Updated August 5, 2021
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Yes, you can cancel a homeowners insurance claim by contacting a representative of your insurance company.
There are several reasons why you might want to cancel a homeowners insurance claim. It is not a complicated process, but before you decide to cancel your claim, the best practice is to discuss the pros and cons with a claims representative from your insurance company.
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You can cancel a home insurance claim if you do so before the insurer has begun the claims process with a claims adjuster and if it has not yet paid out anything on your claim. There are several reasons you may want to cancel your home insurance claim.
Here are a few reasons why canceling your claim may make sense.
The property damage to your home is less than your insurance deductible. In this case, filing a claim with your home insurance company doesn’t make sense.
You want to avoid having an unnecessary claim on your claims history. Know your deductible before you file a claim. If the cost for repairs is less than your deductible, completing the repairs yourself will avoid having any unnecessary claims on your claims history.
You don’t want to lose your claims-free discount associated with a policy combining home and auto insurance. Some companies give policyholders a discount for combining home and auto insurance with an added discount for having no claims. Filing a home insurance claim or car insurance claim could potentially cause you to have higher premiums on both your home and auto insurance policies if you lose the claims-free discount.
You’ve had multiple home insurance claims within the last three years, and the home insurance company may classify you as high-risk. In evaluating home insurance premiums, the insurance company will look at your claims history. If there is a substantial increase in the number of claims in a short time frame, your home insurance premium could potentially increase.
The claim you are filing is due to a maintenance issue. If the insurance adjuster determines your claim was maintenance-related, it will not be covered. Home insurance does not cover maintenance-related damages to your home, such as roof damage, water damage due to leaky plumbing, or termite infestations. It is up to you to do regular maintenance on your home.
If you file too many home insurance claims, there is a possibility your insurance company could issue a non-renewal on your policy, leaving you without home insurance coverage. You don’t want to go through the hassle of having to buy a new policy because your coverage was canceled. This could also make it difficult to find a new home insurance policy or even secure a loan with a lender or mortgage company.
Once you’ve decided you want to cancel your home insurance claim, you will need to contact your insurance provider with your name, claim number, and why you wish to cancel your insurance claim. Your claims representative will explain the claims cancellation process, including any documentation you may need to provide. Most insurers do not charge a fee for canceling a claim.
It is important to remember that even though you have canceled your claim, the report may remain on your claims history or the comprehensive loss underwriting exchange (CLUE) report. The CLUE report contains details of all your claims history within the last seven years. Insurance companies may access this report and use it to determine the premium you are charged for insurance or whether your current insurance policy premiums will increase.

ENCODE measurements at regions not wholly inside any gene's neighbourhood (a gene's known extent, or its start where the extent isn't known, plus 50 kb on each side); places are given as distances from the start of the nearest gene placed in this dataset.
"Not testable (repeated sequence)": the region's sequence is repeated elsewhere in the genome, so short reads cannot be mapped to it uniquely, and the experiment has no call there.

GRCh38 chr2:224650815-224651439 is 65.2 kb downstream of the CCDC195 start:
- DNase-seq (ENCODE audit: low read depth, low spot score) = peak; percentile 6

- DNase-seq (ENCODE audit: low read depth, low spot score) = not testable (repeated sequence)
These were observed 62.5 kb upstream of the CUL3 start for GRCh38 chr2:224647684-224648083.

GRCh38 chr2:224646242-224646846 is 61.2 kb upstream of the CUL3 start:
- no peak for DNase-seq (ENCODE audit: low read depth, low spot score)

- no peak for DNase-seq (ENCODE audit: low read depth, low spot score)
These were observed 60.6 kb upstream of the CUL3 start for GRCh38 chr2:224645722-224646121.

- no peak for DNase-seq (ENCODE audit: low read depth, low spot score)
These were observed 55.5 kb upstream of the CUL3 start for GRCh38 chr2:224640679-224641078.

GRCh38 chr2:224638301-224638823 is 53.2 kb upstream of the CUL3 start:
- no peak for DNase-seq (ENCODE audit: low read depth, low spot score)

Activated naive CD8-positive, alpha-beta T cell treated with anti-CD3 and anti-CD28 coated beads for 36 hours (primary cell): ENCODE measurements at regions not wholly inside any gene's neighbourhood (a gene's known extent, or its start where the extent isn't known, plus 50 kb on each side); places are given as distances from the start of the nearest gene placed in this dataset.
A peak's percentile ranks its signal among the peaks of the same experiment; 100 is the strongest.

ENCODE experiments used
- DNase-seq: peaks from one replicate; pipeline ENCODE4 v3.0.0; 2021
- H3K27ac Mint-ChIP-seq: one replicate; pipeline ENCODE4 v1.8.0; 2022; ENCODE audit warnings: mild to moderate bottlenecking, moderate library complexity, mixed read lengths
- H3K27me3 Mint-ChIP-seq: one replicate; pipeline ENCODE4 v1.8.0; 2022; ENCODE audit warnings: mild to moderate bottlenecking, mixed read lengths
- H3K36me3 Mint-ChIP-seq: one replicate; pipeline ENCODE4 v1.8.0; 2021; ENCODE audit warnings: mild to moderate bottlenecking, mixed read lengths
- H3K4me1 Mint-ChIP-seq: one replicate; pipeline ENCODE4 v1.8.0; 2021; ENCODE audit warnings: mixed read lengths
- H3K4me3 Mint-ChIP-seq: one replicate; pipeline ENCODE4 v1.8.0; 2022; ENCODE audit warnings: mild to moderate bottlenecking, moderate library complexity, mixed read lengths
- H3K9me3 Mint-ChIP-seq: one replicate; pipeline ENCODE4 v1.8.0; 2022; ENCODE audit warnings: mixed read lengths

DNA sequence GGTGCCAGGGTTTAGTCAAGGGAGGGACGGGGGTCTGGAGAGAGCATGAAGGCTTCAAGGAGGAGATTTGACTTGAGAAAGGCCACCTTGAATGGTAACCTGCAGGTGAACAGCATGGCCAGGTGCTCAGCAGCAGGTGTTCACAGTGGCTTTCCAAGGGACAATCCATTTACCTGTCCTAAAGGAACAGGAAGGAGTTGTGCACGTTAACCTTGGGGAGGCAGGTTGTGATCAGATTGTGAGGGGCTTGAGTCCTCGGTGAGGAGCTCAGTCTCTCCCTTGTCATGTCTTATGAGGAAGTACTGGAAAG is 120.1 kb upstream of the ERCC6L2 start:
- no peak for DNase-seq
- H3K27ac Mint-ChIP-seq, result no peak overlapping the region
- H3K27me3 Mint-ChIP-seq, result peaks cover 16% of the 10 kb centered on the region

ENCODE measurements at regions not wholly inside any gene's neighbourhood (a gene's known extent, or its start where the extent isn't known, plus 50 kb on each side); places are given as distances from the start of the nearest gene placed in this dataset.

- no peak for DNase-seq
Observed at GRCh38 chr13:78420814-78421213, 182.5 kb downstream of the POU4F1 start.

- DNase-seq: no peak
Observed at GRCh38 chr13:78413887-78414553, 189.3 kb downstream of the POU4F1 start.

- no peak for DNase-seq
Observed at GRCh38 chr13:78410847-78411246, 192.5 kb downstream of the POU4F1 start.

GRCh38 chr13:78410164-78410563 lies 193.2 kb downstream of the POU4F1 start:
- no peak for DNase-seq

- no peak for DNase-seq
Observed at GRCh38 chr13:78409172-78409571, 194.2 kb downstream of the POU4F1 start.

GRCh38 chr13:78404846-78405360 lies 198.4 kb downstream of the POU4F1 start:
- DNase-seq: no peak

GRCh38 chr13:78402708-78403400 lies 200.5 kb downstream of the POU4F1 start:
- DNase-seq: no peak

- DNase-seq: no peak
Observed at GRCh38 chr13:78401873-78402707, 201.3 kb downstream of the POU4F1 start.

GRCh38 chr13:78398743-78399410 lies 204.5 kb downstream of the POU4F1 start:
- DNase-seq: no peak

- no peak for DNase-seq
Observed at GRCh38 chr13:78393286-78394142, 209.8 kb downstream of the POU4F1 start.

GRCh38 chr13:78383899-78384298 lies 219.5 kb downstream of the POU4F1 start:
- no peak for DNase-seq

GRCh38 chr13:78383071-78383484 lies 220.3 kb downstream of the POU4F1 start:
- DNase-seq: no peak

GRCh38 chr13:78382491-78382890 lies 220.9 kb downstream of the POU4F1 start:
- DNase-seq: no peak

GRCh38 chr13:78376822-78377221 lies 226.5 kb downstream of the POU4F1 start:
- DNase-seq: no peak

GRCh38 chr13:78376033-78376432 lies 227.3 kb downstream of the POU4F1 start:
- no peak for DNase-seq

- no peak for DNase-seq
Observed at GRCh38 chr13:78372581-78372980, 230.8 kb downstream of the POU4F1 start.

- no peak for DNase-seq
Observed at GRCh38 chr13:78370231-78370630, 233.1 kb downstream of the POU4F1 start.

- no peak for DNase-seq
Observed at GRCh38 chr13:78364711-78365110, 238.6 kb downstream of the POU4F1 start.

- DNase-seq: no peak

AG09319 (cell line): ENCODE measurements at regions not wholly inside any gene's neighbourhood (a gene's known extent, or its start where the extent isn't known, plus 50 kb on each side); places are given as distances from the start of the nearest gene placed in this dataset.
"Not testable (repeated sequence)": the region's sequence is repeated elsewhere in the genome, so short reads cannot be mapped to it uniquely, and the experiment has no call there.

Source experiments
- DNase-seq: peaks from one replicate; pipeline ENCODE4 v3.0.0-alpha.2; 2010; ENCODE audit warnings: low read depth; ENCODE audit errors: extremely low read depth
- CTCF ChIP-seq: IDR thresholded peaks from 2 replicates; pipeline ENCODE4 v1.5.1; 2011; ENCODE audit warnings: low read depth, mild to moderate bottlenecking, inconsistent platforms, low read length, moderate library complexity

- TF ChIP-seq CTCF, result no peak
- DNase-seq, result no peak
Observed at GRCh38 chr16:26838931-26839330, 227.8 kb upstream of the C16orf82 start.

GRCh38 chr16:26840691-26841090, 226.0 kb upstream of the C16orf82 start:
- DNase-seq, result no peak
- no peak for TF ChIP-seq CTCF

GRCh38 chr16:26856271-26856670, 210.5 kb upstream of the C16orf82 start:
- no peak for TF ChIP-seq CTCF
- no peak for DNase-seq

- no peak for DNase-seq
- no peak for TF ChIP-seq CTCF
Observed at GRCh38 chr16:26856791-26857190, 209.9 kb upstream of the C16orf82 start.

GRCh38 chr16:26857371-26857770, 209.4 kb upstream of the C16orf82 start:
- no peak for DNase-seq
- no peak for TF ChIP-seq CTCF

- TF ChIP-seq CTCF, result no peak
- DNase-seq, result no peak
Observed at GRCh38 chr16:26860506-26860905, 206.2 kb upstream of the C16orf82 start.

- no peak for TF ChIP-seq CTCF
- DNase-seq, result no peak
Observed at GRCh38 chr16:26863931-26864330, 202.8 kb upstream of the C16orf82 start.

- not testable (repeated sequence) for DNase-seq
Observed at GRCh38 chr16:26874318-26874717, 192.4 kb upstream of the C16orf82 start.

If the incident remains on your CLUE report even after you cancel your claim, it will be listed in the clue database as a zero payout claim. Most insurers will not raise your premium for a zero payout claim.
The Federal Equal Credit Reporting Act allows you access to your CLUE report free of charge. You can obtain a copy of your CLUE report by calling 1 (866) 312-8076 or requesting by mail from CLUE Inc., P.O. Box 105295, Atlanta, Georgia, 30348-5296.
The short answer is that filing and then canceling a claim should not affect your homeowners insurance premium in any way. However, keep a close eye when you get your renewal policy, and review the charges to ensure there aren’t any unexplained increases in your insurance rates.
If your home insurance policy deductible is more than the cost of the claim, you may want to skip the claims process and pay for the repair yourself. This way, there will not be another incident listed on your claims history, and you can avoid any possibility of associated rate increases.
You should carefully examine your property insurance policy exclusions list to determine what your policy covers. If you are in doubt, contact your insurer. The insurance company likely has a call center or website where you can have any claims questions answered by a company representative.
Suppose your home insurance claim is minimal (less than your deductible ). In that case, it may be prudent for you not to file a claim to avoid having the incident on your CLUE report and avoiding any possible associated increase to your home insurance rates. However, you may not fully realize the cost of repairing the damage to your home. Therefore, it is a good idea to get cost estimates to repair the damage so you will know whether filing a homeowners insurance claim is worth it.
Remember to review your insurance coverage annually with your insurance agent to determine if you have adequate coverage limits to properly protect your home and your personal belongings.
Janet Hunt received her B.S. in Business Administration with the University of Phoenix. She has worked in the insurance industry for over 20 years. Janet likes to spend her spare time coming up with gourmet recipes and trying them out on her guests. So far, all have survived.Learn More